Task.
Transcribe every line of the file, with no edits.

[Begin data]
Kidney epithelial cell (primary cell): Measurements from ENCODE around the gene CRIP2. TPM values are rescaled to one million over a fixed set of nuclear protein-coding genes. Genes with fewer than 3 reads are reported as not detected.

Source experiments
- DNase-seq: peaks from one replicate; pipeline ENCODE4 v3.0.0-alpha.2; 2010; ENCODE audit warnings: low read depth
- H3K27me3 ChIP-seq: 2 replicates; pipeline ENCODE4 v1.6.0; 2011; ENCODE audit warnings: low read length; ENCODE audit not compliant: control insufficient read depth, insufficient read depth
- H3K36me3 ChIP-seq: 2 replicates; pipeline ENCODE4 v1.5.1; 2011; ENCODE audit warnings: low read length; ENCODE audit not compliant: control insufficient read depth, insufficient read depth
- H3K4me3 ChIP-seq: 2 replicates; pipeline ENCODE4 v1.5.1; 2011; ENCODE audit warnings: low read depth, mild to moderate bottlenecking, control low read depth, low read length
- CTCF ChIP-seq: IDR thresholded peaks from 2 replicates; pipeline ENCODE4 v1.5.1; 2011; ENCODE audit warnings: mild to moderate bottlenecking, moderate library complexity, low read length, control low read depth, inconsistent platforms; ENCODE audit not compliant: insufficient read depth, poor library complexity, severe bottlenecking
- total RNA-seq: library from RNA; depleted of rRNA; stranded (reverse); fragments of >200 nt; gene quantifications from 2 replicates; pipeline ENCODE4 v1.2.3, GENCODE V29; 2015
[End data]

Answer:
Kidney epithelial cell (primary cell): Measurements from ENCODE around the gene CRIP2. TPM values are rescaled to one million over a fixed set of nuclear protein-coding genes. Genes with fewer than 3 reads are reported as not detected.

Source experiments
- DNase-seq: peaks from one replicate; pipeline ENCODE4 v3.0.0-alpha.2; 2010; ENCODE audit warnings: low read depth
- H3K27me3 ChIP-seq: 2 replicates; pipeline ENCODE4 v1.6.0; 2011; ENCODE audit warnings: low read length; ENCODE audit not compliant: control insufficient read depth, insufficient read depth
- H3K36me3 ChIP-seq: 2 replicates; pipeline ENCODE4 v1.5.1; 2011; ENCODE audit warnings: low read length; ENCODE audit not compliant: control insufficient read depth, insufficient read depth
- H3K4me3 ChIP-seq: 2 replicates; pipeline ENCODE4 v1.5.1; 2011; ENCODE audit warnings: low read depth, mild to moderate bottlenecking, control low read depth, low read length
- CTCF ChIP-seq: IDR thresholded peaks from 2 replicates; pipeline ENCODE4 v1.5.1; 2011; ENCODE audit warnings: mild to moderate bottlenecking, moderate library complexity, low read length, control low read depth, inconsistent platforms; ENCODE audit not compliant: insufficient read depth, poor library complexity, severe bottlenecking
- total RNA-seq: library from RNA; depleted of rRNA; stranded (reverse); fragments of >200 nt; gene quantifications from 2 replicates; pipeline ENCODE4 v1.2.3, GENCODE V29; 2015